Royals fans have been making excuses for Hos for months now.  “He’s just in a sophomore slump, he’ll come out of it”, “as soon as he starts hitting to the opposite field, things will come together for him”, “he makes good contact, his hits are just finding a lot of gloves”, etc., etc.  We’re making excuses because we don’t want to admit that he may not be as good as we’ve hoped, because giving up on Hosmer is tantamount to giving up on the Royals.  Because we’re loyal true-blue fans, we keep waiting, and watching, and hoping for any sign that Hosmer’s bat will find its way again and reignite our passions the way our expectations of his future performance did a few months ago.  Because we love the Royals, this creates a situation where we CAN’T give up on Hosmer.

Let’s be realistic for a moment and say that other players have pulled out of worse sophomore slumps, although I can’t think of any right now.  Even on our own team, Alex Gordon took a few years to find his way and now he’s a strong contributor, although not a Superstar.  And this is really where the problem lies – Eric Hosmer can eventually be a good player, he might even be an All Star (someday, maybe), but because of our high expectations, he’ll end up as a stunning disappointment if he isn’t a Superstar.  Face it, if Hosmer were a newly premiering Fall Television Series, his ratings would have already forced the networks to pull him from the schedule.

So here’s what I think – the race for the 2012 pennant is over.  The winner hasn’t been decided yet, but there can be little doubt that one of the losers will be the Kansas City Royals.  We’re threatening the Twins for last place; Danny Duffy, Felipe Paulino, and Joakim Soria will be on the shelf until at least 2013 or later; and the season is more than half over.  Let’s start preparing for next year.  Let’s stop worrying about bruising Hosmer’s psyche and let’s send him to Omaha and let him earn his way back to the majors.  It’s worked for other players, including Alex Gordon, it certainly couldn’t hurt Hosmer.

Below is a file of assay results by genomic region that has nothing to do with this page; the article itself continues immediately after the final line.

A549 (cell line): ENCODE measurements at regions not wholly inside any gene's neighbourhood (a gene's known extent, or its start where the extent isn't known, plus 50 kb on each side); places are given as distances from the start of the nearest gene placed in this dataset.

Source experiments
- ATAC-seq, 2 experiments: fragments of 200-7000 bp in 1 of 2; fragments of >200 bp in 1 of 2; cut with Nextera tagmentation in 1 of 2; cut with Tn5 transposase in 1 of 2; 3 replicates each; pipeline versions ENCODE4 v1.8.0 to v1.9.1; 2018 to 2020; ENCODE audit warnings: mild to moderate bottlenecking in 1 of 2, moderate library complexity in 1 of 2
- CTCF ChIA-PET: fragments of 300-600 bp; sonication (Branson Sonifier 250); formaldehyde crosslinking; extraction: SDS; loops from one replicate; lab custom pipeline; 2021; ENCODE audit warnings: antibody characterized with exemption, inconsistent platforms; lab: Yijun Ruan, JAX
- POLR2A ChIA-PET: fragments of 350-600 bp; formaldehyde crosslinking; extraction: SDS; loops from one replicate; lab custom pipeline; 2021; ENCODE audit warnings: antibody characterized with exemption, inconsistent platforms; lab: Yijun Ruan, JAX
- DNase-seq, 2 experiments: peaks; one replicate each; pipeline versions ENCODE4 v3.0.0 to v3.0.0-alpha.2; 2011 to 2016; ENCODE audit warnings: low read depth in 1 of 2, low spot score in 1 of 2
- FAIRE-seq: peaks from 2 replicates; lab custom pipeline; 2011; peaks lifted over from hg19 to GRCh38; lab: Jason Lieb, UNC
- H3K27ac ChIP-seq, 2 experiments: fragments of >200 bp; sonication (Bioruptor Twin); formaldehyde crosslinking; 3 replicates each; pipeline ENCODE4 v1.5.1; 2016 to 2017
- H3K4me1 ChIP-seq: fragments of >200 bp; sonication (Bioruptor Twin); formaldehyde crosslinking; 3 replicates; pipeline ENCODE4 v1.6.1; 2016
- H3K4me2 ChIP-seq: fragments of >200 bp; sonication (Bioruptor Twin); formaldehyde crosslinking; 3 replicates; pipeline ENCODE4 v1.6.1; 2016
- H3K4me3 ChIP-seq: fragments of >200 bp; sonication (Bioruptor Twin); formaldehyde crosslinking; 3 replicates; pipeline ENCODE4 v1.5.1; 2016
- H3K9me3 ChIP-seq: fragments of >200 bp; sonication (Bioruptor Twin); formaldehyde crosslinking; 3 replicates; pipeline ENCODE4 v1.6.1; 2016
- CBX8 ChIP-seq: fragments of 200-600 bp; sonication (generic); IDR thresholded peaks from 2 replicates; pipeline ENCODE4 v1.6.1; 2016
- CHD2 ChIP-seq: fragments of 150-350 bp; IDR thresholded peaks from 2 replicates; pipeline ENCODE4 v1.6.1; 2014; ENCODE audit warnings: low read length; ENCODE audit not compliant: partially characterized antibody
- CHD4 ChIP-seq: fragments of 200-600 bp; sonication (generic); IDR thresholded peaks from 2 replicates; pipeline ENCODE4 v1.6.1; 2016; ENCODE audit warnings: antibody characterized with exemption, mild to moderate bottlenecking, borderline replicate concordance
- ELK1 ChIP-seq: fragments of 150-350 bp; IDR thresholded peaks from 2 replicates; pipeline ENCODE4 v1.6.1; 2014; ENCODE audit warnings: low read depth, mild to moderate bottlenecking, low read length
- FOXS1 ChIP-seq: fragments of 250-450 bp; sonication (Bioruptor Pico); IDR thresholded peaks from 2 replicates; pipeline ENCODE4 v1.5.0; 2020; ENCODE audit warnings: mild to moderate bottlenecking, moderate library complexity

Let Hosmer spend some quality time with the club’s hitting instructors and see if he can recapture some of the magic he experienced in 2011.  And while they’re at it, maybe they can coach him to stop that stupid swipe-grab he tries to make at first base every time there’s an errant throw.  I’m not sure if he is just putting on a show with this move, or if he honestly thinks it’s a proper way to play a short hop.  It looks very amateurish to me and he’s going to clown-suit himself eventually when one of these throws skips past him and down the right field line.  This technique has burned him at least once this season that I’ve personally witnessed, and will probably come back to bite him and the Royals some day when the game is on the line if he doesn’t stop it.

Eric Hosmer sends a ball over the outfield wall in Spring Training (Credit: Alan Barrington)

I remember sitting in the stands last Spring in Surprise Arizona, eager with anticipation for Eric Hosmer’s at bat.  I even snapped a picture of his flawless swing that resulted in a Cleveland Indian pitch being deposited over the Center Field wall – it was a thing of beauty.  But something happened to Hosmer between that day and the start of the regular season, and the result is that he’s lost his way and he can’t seem to find it again.  Let’s face the facts, and let’s treat him the way we would treat anyone we love – tell him the truth and send him to get help.  It’s either that, or we all need to admit that he may not be as good as we hoped he would be.

Topics: AL Central, Alex Gordon, Baseball, Bo Jackson, Danny Duffy, Eric Hosmer, Felipe Paulino, Joakim Soria, Kansas City, Kansas City Royals, KC, KC Royals, MLB, Royals, Zack Greinke